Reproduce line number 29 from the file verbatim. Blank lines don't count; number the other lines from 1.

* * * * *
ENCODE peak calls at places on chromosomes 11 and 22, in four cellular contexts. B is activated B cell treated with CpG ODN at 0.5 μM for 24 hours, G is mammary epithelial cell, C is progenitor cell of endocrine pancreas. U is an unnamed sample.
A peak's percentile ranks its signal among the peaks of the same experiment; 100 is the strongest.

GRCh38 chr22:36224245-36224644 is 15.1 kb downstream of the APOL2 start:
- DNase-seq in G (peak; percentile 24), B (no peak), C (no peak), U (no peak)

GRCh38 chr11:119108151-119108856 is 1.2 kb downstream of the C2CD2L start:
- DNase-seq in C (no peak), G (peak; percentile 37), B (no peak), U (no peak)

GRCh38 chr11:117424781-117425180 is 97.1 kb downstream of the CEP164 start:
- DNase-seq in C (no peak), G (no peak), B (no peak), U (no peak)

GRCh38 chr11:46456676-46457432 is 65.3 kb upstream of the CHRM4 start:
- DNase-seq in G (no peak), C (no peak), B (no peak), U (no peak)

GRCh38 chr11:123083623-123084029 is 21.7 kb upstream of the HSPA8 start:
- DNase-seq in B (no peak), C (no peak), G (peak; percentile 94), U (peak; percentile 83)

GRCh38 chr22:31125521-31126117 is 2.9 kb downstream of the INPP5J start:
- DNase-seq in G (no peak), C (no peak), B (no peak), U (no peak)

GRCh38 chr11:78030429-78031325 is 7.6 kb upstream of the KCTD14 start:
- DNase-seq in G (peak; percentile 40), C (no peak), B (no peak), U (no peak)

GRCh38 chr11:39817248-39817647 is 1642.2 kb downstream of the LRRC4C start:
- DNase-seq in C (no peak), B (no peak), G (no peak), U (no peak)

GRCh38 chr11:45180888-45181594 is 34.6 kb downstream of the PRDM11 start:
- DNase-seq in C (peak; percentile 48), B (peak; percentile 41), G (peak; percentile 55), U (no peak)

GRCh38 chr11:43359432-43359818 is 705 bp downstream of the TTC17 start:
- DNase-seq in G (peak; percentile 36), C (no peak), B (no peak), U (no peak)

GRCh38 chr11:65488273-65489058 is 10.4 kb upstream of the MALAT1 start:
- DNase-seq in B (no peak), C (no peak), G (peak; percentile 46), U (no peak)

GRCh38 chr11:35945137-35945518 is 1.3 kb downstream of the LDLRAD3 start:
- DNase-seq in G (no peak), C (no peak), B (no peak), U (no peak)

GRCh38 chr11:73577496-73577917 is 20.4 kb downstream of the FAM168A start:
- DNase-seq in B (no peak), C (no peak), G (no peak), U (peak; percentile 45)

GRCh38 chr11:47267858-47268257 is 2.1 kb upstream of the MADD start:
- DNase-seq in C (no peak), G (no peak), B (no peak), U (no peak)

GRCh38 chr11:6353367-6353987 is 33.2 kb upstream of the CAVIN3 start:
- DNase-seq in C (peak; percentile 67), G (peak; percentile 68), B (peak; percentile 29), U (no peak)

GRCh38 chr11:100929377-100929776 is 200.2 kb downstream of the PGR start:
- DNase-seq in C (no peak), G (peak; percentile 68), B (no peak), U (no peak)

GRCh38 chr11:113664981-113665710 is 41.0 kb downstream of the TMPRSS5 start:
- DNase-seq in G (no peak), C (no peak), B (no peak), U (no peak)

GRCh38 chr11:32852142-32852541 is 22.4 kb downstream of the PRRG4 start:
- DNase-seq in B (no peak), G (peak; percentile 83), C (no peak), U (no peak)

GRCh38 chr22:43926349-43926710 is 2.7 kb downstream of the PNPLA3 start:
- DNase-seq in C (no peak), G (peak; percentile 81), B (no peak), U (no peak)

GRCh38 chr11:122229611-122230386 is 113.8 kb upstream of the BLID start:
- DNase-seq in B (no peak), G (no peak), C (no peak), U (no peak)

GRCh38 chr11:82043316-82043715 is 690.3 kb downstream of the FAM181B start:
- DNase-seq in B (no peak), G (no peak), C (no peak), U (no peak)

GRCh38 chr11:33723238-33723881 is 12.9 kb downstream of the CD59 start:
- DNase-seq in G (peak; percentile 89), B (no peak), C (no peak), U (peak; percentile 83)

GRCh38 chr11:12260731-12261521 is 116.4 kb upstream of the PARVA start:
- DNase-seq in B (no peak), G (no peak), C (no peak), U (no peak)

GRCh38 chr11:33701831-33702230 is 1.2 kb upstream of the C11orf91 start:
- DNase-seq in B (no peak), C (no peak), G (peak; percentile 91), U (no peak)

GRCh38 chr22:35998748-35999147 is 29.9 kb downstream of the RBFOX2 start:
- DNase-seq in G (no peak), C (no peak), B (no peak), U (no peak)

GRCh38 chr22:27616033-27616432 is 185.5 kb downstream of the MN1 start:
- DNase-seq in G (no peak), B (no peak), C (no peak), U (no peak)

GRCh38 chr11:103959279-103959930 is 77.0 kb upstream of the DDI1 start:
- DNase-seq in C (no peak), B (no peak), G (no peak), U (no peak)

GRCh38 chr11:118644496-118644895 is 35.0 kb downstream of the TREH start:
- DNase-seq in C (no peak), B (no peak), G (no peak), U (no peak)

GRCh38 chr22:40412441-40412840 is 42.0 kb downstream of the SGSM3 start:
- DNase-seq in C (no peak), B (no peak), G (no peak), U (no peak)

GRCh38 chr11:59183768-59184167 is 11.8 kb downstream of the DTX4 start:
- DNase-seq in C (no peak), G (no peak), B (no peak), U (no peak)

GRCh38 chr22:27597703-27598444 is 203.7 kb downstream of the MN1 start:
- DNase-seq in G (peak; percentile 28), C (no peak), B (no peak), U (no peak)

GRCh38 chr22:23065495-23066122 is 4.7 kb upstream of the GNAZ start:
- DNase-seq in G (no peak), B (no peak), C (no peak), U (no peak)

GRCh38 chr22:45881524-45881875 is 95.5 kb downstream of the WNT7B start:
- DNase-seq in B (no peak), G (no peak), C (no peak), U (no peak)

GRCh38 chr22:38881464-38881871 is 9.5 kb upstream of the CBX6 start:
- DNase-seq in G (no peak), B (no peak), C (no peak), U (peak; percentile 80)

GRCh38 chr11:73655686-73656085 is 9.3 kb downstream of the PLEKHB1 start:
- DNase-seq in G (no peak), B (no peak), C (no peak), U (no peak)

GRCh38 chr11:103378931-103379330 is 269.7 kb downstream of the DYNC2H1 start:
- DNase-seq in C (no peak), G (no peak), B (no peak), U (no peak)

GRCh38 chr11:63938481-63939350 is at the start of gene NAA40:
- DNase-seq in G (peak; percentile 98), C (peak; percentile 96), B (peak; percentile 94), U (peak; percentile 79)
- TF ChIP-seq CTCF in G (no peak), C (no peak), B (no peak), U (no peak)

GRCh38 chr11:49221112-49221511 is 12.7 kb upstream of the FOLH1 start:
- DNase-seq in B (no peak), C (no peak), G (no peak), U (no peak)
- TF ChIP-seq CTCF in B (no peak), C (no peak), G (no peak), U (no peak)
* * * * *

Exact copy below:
GRCh38 chr11:47267858-47268257 is 2.1 kb upstream of the MADD start: